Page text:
It would be good to make electronic signs more reliable too- too often they show a speed reduction with no good reason and get ignored so they really are like the boy who cried wolf!


I agree with Angelo Basu above. I sure would like to see some increases in the speed limit, say to 85mph on the motorway, rather than talk about new limits, reductions and fines.

As to this suggestion, I am not sure it is not just change for the sake of change. Since there are lots of different speed limits, it will create a plethora of different punishments which will just cause additional confusion and resentment rather than a sense that things are getting fairer. Pensioners will not thank you for it either.

Also, do pensioners cause less damage than businessmen when speeding? Or do they only go at 34mph because they don't go to meetings? I don't mean to be snippy but I find that particular premise rather illogical and designed to appeal to some false idea that the current system discriminates against pensioners.

Matt Davis

The Labour emphasis on solely policing speed on our roads has been led purely by a determination to extract yet more money from motorists and if possible put people off of driving. It has never been genuinely about road safety as can be seen by the almost complete withdrawal of traffic police units from our roads and the accident statistics. More than speed it is the standards of driving on our roads that need to be addressed and I'm afraid that this policy since it simply messes about with the existing failed approach to road safety has completely missed the point for me.


And when do you think that the Department for Transport will get executive approval from the European Union for this?

On Transport matters, the UK Parliament and the devolved toy councils of North and West Britain are only executive agencies of the EU.

Angelo Basu

Re the pensioner example- are we really saying that we don't think that a pensioner who is not paying attention is driving safely?

Although there is a case for looking at speed limits etc, the bigger issues are, as mentioned above to do with the quality of driving and in particular, the large number of people driving without insurance, licences, road tax and MoTs. The case earlier this week of the blind man being given a 3 year driving ban and being required to take an extended test show how ludicrous the controls on driving standards and the enforcement of the basic safety regulations are.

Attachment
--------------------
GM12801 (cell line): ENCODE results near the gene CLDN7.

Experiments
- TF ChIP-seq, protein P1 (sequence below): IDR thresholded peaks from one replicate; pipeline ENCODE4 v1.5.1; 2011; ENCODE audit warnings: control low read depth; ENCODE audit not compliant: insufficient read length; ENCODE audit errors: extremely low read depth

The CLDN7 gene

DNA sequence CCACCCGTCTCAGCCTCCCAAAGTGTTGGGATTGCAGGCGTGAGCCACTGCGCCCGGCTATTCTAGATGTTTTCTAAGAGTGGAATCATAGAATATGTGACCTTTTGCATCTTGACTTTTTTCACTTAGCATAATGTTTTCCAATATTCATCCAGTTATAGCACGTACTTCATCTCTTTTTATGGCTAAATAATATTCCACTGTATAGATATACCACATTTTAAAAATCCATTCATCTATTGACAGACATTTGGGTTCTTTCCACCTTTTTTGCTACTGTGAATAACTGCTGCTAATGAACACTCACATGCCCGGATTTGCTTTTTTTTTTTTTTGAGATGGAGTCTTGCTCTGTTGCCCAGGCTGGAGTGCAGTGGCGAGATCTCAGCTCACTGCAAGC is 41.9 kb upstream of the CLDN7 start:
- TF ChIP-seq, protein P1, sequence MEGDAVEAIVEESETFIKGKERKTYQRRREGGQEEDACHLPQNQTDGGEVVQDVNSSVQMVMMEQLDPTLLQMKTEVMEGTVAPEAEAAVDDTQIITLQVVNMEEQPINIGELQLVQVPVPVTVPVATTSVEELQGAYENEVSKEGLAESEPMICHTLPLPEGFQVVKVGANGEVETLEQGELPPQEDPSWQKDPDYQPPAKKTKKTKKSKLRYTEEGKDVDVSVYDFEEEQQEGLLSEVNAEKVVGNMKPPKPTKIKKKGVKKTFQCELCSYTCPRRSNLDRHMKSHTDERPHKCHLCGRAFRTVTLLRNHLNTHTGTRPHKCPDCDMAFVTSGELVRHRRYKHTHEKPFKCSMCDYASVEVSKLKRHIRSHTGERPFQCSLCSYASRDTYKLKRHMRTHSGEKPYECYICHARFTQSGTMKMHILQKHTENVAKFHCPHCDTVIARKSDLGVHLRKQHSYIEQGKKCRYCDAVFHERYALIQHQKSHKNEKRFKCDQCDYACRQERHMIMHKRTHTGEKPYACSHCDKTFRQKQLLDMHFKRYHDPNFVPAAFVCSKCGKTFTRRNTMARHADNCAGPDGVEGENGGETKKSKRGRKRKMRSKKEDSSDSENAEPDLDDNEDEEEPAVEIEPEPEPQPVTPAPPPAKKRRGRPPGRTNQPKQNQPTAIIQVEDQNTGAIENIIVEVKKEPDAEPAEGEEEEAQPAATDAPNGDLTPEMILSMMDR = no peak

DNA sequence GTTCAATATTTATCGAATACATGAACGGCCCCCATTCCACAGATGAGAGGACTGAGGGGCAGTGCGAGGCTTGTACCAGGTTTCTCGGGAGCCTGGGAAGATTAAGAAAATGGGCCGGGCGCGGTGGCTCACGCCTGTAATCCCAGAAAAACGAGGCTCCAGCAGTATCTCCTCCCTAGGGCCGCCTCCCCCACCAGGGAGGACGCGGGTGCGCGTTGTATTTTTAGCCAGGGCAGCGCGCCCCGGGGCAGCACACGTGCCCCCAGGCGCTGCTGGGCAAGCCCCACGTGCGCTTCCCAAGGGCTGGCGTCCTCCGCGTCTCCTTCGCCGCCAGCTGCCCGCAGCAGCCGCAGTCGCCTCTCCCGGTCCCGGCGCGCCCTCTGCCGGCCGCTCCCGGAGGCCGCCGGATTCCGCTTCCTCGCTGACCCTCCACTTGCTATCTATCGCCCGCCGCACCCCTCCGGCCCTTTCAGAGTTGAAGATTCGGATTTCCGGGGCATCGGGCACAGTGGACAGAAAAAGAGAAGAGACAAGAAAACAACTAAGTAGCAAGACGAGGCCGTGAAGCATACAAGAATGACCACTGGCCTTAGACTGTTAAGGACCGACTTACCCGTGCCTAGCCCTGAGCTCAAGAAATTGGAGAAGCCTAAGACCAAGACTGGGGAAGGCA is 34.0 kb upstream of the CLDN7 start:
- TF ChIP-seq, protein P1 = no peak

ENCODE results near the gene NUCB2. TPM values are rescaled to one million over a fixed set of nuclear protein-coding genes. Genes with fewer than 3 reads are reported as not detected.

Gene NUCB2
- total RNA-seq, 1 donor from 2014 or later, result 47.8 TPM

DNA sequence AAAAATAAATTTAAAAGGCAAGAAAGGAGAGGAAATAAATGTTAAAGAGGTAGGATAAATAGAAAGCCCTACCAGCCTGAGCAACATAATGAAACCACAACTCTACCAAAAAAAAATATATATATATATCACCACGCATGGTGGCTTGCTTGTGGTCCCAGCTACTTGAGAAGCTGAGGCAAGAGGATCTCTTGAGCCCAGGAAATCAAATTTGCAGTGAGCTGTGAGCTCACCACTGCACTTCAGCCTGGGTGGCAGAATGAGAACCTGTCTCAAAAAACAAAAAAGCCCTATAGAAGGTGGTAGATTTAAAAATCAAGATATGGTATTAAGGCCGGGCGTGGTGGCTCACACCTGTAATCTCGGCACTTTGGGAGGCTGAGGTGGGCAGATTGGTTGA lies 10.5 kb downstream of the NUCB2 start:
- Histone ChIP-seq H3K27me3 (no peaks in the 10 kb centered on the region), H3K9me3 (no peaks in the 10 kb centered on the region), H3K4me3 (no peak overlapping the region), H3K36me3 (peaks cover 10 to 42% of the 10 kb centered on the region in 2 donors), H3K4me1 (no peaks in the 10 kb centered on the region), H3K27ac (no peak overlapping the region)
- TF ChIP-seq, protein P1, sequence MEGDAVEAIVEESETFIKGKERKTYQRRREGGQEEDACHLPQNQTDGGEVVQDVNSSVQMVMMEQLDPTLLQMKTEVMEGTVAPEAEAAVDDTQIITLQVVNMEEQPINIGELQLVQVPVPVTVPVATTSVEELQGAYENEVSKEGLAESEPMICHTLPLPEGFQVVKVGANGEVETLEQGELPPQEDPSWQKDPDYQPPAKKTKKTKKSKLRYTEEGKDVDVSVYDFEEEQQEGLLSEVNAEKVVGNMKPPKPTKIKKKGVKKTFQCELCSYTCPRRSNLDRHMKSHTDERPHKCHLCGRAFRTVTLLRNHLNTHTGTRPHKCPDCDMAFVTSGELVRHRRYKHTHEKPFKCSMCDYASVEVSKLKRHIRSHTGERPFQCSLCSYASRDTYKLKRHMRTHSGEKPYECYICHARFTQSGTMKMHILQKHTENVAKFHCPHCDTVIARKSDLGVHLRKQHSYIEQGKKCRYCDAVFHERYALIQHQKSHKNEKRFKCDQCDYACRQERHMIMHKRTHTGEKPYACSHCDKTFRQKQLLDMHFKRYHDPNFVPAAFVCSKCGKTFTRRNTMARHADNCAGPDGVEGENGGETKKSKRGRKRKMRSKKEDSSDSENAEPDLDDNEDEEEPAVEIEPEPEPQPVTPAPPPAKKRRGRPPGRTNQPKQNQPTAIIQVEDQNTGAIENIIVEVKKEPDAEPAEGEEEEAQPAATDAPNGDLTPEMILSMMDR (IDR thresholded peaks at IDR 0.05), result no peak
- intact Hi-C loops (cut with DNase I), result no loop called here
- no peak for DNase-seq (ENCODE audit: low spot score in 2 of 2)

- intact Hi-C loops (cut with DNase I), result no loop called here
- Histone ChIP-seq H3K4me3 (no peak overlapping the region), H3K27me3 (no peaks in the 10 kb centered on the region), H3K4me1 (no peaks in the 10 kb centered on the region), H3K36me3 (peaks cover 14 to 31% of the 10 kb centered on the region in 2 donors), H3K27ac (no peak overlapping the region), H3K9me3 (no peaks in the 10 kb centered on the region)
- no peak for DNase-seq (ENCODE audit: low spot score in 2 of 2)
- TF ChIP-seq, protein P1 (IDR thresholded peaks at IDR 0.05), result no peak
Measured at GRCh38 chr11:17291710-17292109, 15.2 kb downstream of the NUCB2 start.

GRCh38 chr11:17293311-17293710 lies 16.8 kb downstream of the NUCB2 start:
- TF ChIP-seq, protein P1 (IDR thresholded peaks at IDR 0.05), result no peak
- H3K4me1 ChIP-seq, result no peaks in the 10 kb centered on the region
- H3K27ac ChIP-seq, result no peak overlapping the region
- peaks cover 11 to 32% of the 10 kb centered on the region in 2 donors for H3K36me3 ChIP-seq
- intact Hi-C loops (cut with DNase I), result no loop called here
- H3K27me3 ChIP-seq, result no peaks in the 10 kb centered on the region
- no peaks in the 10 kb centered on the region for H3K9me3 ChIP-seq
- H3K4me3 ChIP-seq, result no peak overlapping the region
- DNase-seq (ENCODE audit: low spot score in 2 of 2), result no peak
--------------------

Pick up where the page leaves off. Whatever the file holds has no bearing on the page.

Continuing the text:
Any untaxed, uninsured, MoT-less vehicle should be confiscated and crushed (and recycled!) unless a SORN declaration has been given and the vehicle is actually kept of the road. Driving without the appropriate documentation being available at reasonable notice should be much more seriously treated as it poses a threat to the public well beyond those of many other serious criminal activities.

John Peters

I'm not sure about the details, but the general idea seems a good one.

(On the pensioner example, Owen says "not watching the speedometer" which is something very different from not paying attention to the road or his/her driving.)

Dominic de Mariveles

The thrust of this idea is correct; but it is the points system that needs rederessing. Banning people for a few minor speed misdemeanors is damaginf as you are labelling people criminals who are no such thing.

Speeding is an issue that should be dealt with by traffic school and fines. As mentioned above the people who tend to cause real and frequent accidents have a wider case against them than just speeding.

Caroline Hunt

The issue is the speed restrictions themselves. In many residential areas they actually need to be lowered for safety reasons however they need to be raised or abolished all together on the motorways.


Re the pensioner example- are we really saying that we don't think that a pensioner who is not paying attention is driving safely?

Quite. When I read the article at that point I thought it was going to make the point that the businessman going faster but paying attention to what he was doing might have been driving more safely.

Alas, no. More knee-jerk speed-phobia, and more automatic trial-less penalties. More doffing the cap to the road-safety campaigners who so blight this country's political process and have brought us the absurd system where vast sums of money are wasted on test fees and endless driving lessons for no benefit whatsoever.

There's a political party that's really into that sort of stuff, but its not this one.

Owen Meredith

Sorry, I have been away from my desk today. but to pick up on a few points raised.

1. The ban element is as the current system, im not suggesting a ban level.

2. I quite agree that speeding at 4am tends to be less dangerous - but we cant legislate for this.

3. As for the comments regarding the examples I used: They were just examples, not saying OAP's speed safely and businessmen do not!